#Coleg week 10: Concerning the Sand Creek Massacre, a sanctuary state, pot for PTSD, corporal punishment, campus free speech
Author: John Tomasic - March 13, 2017 - Updated: March 15, 2017
This week we take up where the thud-like introduction of the transportation-funding House Bill 1242 left off. Conservatives remain unimpressed. Sponsors House Speaker Crisanta Duran and Senate President Kevin Gratham will work to make their trial balloon seem less like the Hindenburg, to borrow a phrase from Littleton Republican Sen. Tim Neville.
Supporters of the bill have eight weeks to win over the building. Here’s a GOP source hoping for the best but fearing the worst: “Maybe it’s term limits, but they say deals used to be arrived at in this building in the process of moving a bill through the chambers. Now it’s about backroom handshakes that lead to a bill and, basically, people are lined up for or against. It either passes or fails. The dealmaking is done.”
Here’s some of what else is happening this week. As always, the schedule is subject to change.
The Senate and House chambers will consider Resolution 16, which asks members to green light a memorial for the north west corner of the Capitol grounds that honors the indian victims of the 1864 Sand Creek Massacre. The massacre was another of the terrible chapters in the long struggle for control of the Great Plains. It was the direct product of a surprise attack orchestrated by Colonel John Chivington, whose men killed between 70 and 163 people, about two-thirds of whom were women and children. The victims’ bodies were mutilated and burned. The sculpture features an anguished figure on the ground, hands stretched into the air surrounded by symbols of the victims and of future generations affected by the event. The resolution in the Senate is sponsored by Republicans Sen. Larry Crowder of Alamosa and Rep. Dan Thurlow of Grand Junction.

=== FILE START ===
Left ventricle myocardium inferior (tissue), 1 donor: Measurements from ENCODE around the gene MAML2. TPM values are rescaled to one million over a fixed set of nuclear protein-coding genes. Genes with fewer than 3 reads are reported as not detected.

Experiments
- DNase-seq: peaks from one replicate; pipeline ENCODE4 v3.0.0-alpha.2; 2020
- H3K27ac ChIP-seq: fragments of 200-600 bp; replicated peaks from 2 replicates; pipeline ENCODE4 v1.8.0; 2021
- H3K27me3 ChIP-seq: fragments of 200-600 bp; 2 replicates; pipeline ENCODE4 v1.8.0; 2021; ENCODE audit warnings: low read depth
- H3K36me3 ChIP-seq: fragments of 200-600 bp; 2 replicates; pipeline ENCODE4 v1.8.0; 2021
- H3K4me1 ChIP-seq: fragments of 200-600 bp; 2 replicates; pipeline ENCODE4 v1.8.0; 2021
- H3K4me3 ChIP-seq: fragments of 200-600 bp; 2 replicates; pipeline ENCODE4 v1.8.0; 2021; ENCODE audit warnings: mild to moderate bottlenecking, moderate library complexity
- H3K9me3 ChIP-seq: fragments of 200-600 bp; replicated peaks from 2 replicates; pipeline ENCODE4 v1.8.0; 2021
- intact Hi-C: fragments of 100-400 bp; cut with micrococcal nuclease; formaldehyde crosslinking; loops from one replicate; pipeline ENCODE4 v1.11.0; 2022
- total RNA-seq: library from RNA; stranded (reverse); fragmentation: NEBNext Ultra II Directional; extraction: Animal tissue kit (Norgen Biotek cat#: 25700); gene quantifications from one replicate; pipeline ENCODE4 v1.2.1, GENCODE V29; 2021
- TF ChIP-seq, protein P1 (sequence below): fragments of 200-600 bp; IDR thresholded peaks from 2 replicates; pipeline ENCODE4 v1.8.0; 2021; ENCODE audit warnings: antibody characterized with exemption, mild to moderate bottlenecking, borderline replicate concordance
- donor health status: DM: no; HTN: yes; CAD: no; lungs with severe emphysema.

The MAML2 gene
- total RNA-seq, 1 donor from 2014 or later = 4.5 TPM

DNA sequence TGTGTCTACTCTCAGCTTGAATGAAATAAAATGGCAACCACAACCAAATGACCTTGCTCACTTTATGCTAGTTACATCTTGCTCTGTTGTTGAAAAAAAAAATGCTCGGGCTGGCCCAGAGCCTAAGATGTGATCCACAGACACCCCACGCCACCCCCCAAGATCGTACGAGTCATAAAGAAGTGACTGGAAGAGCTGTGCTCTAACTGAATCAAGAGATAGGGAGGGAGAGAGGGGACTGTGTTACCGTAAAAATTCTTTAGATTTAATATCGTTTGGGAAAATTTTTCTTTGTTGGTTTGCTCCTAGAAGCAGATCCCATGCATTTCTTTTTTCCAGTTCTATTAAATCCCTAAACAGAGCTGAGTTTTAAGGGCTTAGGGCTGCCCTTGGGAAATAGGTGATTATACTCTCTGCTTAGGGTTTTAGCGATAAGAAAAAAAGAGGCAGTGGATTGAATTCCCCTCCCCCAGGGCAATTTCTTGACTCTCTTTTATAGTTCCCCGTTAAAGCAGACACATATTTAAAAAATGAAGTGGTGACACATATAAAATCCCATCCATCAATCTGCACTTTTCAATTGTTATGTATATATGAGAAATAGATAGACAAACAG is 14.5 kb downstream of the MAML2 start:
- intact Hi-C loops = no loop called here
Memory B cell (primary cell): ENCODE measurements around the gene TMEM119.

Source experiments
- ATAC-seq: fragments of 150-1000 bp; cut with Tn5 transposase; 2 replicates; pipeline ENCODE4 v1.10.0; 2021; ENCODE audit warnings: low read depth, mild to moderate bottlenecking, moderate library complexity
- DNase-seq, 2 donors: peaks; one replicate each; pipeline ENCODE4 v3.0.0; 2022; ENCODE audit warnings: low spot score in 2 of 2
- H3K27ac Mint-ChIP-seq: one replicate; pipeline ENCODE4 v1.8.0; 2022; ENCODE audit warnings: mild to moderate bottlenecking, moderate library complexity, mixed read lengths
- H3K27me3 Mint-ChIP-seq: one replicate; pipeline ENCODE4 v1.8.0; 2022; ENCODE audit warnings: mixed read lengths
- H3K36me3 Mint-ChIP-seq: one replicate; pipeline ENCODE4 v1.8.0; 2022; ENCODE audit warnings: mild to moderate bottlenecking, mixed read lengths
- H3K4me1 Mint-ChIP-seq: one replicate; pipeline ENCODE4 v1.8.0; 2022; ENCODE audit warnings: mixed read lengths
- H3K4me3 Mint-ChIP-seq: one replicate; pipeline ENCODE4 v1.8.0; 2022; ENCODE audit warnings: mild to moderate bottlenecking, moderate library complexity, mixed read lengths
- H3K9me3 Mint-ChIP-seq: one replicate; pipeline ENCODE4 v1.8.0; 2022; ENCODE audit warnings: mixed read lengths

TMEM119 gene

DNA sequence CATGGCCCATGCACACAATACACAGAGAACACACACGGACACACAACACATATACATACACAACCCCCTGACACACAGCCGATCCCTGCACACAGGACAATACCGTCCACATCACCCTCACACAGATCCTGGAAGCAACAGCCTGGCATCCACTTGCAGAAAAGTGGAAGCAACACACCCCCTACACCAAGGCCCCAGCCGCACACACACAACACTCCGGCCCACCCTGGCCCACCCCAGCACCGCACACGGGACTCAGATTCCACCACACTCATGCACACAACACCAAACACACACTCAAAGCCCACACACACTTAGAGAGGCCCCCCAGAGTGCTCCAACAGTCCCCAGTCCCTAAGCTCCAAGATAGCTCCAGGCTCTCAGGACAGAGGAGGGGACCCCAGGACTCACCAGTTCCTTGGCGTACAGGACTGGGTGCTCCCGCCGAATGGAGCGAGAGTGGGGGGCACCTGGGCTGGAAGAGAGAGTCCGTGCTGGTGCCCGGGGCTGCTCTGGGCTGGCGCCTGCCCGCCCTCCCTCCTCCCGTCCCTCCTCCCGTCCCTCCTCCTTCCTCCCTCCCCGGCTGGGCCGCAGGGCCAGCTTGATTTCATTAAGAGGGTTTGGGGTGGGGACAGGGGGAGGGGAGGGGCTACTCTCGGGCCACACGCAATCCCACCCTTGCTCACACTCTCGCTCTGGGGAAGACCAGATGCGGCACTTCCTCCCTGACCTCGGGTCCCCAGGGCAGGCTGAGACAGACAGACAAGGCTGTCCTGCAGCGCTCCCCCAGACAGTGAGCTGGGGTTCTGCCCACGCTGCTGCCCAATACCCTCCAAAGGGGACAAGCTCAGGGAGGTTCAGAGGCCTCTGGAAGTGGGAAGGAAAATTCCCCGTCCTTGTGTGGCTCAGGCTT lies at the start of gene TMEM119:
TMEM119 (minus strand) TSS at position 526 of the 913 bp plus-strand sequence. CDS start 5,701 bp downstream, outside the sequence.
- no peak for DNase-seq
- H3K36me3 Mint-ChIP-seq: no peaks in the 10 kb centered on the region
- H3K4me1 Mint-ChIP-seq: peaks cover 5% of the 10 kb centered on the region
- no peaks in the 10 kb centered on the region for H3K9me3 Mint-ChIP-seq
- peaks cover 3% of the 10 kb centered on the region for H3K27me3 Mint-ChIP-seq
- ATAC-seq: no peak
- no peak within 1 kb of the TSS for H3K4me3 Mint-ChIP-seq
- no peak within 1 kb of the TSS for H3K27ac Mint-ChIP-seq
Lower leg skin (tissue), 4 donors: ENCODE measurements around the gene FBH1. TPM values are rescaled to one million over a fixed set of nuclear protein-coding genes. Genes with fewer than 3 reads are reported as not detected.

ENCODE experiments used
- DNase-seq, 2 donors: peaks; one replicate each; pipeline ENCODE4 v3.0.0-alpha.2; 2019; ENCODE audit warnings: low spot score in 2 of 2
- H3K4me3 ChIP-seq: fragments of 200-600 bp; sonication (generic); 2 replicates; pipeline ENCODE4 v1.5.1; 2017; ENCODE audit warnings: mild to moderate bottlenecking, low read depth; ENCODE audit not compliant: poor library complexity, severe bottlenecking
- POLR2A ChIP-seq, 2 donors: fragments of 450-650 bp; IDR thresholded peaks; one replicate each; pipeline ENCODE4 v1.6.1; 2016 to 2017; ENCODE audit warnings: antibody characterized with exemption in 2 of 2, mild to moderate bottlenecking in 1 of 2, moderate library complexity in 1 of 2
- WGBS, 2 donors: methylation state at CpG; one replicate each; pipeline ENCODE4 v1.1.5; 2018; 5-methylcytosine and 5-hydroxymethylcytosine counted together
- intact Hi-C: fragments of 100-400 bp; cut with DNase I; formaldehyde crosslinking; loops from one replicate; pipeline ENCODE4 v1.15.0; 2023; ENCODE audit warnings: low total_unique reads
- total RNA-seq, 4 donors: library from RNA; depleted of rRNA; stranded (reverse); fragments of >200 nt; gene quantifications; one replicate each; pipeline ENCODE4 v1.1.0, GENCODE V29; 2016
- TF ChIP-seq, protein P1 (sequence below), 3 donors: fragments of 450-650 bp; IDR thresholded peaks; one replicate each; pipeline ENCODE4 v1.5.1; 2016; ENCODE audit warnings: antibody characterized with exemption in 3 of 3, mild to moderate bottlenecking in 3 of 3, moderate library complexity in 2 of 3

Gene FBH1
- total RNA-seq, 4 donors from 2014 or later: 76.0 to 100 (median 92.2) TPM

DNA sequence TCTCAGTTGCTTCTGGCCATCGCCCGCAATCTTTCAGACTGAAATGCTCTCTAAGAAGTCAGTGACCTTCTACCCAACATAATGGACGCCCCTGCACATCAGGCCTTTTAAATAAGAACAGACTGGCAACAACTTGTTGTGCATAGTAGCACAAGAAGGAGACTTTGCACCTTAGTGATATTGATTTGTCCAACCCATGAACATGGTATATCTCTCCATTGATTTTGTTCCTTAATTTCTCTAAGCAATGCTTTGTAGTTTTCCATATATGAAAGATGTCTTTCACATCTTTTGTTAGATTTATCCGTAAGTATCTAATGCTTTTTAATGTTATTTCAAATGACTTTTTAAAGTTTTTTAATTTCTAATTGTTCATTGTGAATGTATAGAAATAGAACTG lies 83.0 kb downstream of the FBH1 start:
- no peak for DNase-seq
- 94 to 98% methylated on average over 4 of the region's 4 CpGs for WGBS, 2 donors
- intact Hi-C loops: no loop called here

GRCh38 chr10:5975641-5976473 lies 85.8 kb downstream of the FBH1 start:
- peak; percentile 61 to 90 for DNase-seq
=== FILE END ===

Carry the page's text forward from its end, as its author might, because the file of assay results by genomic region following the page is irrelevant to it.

In the Senate, SB 71 is scheduled for second reading. Sponsor Jack Tate, a Centennial Republican, is proposing to trim back early voting period requirements for voter service centers, a cost-saving measure generally backed by county clerks. The floor reading, whenever it comes, is make or break for the bill. Democrats mainly want to balance the proposed cutbacks in voting hours at the less-busy beginning of the voting period with more hours in the very-busy last days of the voting period. Tate last week said he would put amendments proposed in committee before stakeholders and, depending on responses, might consider accepting them on the floor. The bill doesn’t yet have a sponsor in the Democratic-controlled House. If it arrives in the lower chamber un-amended, it is very likely to meet a swift end. (*Update: The bill was laid over for consideration to Friday, March 17.)
Rep. Jonathan Singer will shepherd his “Pot for PTSD” bill through a second reading in the House. Senate Bill 17, sponsored in the upper chamber by medical doctor Irene Aguilar, a Denver Democrat, will likely pass. It’s a big deal for Colorado vets suffering PTSD who have feared skirting the law by using marijuana without a diagnosis that will make it legal for them to access the drug and grant protection against bureaucratic negative ramifications, such as losing their military health benefits.